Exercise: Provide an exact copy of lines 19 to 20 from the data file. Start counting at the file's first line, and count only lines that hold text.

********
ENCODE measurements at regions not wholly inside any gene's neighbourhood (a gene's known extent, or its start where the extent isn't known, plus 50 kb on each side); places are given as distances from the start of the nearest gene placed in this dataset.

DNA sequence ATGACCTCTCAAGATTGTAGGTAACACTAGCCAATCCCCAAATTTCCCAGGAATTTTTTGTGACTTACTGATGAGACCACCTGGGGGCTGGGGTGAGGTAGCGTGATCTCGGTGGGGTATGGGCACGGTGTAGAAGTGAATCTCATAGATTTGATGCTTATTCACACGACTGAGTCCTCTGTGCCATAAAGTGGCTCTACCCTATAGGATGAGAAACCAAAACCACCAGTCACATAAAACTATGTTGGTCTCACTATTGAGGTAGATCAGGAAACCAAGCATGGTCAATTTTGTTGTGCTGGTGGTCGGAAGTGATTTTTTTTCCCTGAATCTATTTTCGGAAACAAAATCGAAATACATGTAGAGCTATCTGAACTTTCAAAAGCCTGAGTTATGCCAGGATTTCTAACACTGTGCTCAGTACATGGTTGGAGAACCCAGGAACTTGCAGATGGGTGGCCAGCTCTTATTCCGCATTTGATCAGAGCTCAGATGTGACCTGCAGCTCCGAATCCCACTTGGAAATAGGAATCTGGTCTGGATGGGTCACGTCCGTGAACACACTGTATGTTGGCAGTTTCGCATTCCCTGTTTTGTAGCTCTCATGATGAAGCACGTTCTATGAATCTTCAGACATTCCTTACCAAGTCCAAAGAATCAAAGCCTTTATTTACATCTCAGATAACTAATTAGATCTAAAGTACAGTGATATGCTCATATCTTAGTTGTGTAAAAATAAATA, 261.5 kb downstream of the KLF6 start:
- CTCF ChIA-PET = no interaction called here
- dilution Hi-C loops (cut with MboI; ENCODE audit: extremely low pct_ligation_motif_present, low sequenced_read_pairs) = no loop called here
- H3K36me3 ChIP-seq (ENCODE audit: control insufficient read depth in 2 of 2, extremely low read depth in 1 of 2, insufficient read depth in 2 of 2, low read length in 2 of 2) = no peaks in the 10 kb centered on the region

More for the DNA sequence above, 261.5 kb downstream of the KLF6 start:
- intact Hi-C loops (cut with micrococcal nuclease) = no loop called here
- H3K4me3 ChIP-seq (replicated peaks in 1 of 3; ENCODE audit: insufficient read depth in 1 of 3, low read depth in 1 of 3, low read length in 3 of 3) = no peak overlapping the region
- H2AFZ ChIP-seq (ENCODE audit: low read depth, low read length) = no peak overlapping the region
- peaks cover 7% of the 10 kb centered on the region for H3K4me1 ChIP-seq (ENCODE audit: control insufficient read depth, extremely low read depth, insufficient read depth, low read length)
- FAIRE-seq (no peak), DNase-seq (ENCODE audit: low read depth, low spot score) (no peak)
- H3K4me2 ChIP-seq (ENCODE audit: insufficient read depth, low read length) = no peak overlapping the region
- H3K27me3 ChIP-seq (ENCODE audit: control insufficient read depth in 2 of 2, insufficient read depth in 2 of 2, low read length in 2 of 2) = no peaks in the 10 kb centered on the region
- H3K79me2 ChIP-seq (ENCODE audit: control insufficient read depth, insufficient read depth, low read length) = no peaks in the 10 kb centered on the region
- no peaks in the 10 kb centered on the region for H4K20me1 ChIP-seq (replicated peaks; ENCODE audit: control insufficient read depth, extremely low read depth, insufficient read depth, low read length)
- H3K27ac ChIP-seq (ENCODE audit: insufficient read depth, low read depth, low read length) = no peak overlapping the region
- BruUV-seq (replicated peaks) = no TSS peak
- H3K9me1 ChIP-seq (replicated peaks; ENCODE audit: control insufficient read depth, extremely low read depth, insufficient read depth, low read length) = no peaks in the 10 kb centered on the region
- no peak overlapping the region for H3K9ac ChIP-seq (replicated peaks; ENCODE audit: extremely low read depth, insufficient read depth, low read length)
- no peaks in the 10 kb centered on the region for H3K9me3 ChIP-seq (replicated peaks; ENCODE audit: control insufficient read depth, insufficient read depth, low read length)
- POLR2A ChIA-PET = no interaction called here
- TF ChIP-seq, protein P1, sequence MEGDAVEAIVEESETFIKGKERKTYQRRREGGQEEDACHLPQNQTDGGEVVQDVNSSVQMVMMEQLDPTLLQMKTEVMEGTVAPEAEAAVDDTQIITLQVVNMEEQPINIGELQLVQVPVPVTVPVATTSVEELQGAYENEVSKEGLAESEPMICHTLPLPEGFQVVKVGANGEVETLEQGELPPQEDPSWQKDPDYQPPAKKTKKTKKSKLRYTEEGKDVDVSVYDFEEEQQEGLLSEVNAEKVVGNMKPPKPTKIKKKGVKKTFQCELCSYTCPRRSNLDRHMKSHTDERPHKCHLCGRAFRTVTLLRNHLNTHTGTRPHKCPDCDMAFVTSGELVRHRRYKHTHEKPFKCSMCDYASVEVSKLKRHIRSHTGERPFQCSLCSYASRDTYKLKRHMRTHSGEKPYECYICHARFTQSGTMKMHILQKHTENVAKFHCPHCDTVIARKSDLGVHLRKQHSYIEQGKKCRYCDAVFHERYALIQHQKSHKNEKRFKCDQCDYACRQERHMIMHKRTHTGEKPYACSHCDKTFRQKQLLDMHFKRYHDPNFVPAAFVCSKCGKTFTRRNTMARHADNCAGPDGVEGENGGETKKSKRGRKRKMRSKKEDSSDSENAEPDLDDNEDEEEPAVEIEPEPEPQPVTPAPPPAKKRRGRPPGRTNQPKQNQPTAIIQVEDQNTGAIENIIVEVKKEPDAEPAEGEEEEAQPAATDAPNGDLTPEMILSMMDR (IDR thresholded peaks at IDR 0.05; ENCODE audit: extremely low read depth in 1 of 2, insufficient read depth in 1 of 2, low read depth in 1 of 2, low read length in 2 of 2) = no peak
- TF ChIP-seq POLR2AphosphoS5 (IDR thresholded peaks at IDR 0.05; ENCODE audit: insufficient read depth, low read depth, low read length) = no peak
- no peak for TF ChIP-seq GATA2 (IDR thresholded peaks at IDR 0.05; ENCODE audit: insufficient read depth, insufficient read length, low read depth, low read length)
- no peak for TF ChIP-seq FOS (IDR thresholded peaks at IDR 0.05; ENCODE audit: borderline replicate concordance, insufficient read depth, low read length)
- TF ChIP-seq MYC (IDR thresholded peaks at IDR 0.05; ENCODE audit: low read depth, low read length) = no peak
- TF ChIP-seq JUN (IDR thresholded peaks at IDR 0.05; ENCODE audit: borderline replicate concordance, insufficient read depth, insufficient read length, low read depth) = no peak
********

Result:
- no peak overlapping the region for H3K9ac ChIP-seq (replicated peaks; ENCODE audit: extremely low read depth, insufficient read depth, low read length)
- no peaks in the 10 kb centered on the region for H3K9me3 ChIP-seq (replicated peaks; ENCODE audit: control insufficient read depth, insufficient read depth, low read length)